Der Rotor wird angesetztThe figures for 2015 wind installations are in and they show two major trends. First, wind capacity continues to be installed at a major rate globally. Second, there are effectively two wind markets: China and the rest of the world.

In 2015, 63,135 MW of wind power capacity was added globally, a 23.2% increase from the 51,230 MW installed in 2014. On a cumulative basis, global wind power capacity grew to 434,109 MW from 372,381 MW in the prior year. This is according to the most recent and 21st annual global installation figures compiled in Navigant Research’s World Wind Energy Market Update 2016 report.

Markets New and Old

Growth occurred in almost every wind market, from the long-established European countries to new markets in Latin America, Asia, Africa, and elsewhere. North America and Latin America combined installed 14.5 GW in 2015, representing 23.0% of global capacity and just slightly overtaking Europe by a percentage point. The United States led with 8,598 MW of new wind capacity added in 2015 thanks to a building boom sustained by reinstated tax credits. Brazil followed with the most capacity in the Americas; its reverse auction system to award wind power purchase price contracts has proven very effective at supporting gigawatt-level installations on a yearly basis at competitively low contract prices.

Europe represented 22.1% of new global capacity with 13.9 GW in 2015, up from 12.1 GW in 2014. Germany saw the greatest increase, driven by major offshore wind capacity additions of 2.4 GW and a rush for developers to install onshore projects before incentives shifted to a more limited system in 2016. Record installations were seen in Poland, followed by substantial new capacity in France, the United Kingdom, Turkey, and over a dozen other countries.

China in the Lead

The degree to which the Asian markets—and China in particular—are driving wind demand cannot be overstated. The combined markets of South and East Asia represented 52.6% of global wind power capacity in 2015, up from 50.6% in 2014. Almost all of this annual record was driven by China, which installed a remarkable 30,293 MW, up from a record 23,300 MW in 2014, which itself was an incredible achievement. However, this increase has not improved China’s wind curtailment challenge, which worsened from approximately 9% wind curtailed in 2014 to around 15% curtailed in 2015.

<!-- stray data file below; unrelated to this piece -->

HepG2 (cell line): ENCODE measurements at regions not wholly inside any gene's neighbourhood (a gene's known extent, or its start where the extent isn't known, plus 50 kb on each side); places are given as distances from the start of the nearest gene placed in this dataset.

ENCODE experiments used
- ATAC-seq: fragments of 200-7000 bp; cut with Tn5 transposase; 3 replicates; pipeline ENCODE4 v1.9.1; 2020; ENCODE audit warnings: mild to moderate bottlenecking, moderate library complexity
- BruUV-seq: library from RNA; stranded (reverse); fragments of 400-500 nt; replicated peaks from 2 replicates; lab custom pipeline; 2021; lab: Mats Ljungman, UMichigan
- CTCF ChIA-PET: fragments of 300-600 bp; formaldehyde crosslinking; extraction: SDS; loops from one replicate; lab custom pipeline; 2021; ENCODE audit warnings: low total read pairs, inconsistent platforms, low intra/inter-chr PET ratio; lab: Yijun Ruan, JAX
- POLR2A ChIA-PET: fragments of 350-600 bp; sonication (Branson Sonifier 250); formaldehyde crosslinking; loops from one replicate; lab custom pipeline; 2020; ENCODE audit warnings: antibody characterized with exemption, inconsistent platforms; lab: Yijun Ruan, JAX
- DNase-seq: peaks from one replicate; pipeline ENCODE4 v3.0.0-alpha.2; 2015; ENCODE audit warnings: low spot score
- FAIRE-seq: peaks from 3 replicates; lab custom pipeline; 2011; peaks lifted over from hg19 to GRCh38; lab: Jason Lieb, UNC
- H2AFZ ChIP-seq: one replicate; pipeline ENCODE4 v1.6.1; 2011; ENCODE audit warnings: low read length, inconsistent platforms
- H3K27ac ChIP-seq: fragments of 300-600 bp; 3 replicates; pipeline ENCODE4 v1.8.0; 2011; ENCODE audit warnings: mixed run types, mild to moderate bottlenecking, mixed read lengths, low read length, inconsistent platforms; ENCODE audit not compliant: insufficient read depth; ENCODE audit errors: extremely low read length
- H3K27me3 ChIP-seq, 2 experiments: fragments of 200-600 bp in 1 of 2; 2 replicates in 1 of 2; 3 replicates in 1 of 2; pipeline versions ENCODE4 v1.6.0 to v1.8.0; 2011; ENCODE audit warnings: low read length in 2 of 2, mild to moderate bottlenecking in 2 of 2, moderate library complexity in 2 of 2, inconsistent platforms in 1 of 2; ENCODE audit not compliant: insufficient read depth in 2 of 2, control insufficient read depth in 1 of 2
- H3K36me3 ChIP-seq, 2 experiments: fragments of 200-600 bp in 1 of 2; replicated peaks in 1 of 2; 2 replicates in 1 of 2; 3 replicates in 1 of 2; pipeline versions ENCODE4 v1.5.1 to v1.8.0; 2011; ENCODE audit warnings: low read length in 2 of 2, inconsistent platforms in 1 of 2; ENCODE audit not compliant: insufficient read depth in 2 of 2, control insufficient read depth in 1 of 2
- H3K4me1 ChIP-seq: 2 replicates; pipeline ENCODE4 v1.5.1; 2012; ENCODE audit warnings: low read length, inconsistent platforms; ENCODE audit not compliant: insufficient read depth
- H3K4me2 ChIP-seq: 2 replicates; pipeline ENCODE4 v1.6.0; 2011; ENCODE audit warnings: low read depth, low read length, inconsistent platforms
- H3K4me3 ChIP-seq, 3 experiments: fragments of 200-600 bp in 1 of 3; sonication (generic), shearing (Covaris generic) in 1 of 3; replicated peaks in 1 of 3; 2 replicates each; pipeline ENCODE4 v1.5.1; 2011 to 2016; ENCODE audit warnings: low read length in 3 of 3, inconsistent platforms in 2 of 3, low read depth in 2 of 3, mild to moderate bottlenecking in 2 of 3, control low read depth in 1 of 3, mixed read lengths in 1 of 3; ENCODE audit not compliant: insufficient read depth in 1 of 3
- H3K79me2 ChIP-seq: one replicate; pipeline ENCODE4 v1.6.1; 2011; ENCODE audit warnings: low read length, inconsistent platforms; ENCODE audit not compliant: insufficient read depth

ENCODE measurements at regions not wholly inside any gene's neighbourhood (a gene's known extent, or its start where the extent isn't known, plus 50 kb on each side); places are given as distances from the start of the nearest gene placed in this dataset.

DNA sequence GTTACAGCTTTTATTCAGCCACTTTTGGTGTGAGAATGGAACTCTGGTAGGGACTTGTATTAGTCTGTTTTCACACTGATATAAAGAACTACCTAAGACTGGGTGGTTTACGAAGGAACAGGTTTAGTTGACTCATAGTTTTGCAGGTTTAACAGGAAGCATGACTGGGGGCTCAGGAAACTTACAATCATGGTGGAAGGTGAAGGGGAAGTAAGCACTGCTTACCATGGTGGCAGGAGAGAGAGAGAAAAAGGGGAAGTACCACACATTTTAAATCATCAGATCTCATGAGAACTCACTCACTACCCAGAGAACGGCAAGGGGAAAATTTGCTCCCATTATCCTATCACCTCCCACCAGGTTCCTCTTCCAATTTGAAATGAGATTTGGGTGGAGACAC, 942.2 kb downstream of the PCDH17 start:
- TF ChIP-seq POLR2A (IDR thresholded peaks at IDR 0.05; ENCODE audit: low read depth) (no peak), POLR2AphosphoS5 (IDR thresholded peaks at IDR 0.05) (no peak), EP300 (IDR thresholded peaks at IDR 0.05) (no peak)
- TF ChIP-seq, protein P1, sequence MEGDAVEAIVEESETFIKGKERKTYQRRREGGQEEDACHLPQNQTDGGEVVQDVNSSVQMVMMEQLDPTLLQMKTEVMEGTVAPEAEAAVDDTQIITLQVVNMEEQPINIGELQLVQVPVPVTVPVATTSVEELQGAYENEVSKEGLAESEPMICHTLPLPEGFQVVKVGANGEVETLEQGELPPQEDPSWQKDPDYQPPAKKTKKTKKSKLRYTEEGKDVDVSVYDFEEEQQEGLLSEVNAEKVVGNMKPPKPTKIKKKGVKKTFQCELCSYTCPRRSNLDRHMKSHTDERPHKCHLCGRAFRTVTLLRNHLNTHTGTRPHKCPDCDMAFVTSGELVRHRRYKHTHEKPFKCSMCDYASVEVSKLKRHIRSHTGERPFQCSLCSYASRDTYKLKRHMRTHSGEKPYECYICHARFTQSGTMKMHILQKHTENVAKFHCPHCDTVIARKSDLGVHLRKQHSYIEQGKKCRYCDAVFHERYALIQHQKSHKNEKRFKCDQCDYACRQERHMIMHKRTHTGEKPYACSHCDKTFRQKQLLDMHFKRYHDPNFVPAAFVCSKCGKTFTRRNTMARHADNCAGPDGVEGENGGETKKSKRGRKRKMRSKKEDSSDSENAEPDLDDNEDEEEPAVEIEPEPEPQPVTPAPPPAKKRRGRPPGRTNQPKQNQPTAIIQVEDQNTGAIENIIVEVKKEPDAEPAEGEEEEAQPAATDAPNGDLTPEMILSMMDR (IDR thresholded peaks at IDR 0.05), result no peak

China provides its wind developers and wind plant owners with feed-in tariffs (FITs), which are set prices per kilowatt-hour produced and levels varying according to wind speed location. The huge build in 2015 was partly driven by a minor adjustment downward of the rates beginning January 1, 2016, so wind developers rushed to bring capacity online before the rate adjustment. However, the rate drop is minor, so annual capacity installations above 20 GW are expected again for 2016 and in the near term.

Another notable market dynamic driven by China is that there is effectively a two-part global wind market splitting China and the rest of the world. This is not only in total capacity installed in a given year but in the underlying wind turbine supplier dynamics. China sourced 97% of its turbines from more than 23 Chinese wind turbine OEMs, shutting out all but a few Western turbine OEMs. Conversely, all installations throughout the rest of the world were around 97% supplied by over 18 Western and Indian wind turbine companies, and almost no Chinese suppliers.

This shows China’s overwhelming preference for its domestic vendors. Markets and developers outside of China have responded in kind by sourcing very few turbines from Chinese suppliers. Expect this dynamic to slowly shift as some of China’s more proven suppliers seek international diversification to offset a Chinese market slowdown and wind turbine manufacturing overcapacity in the country.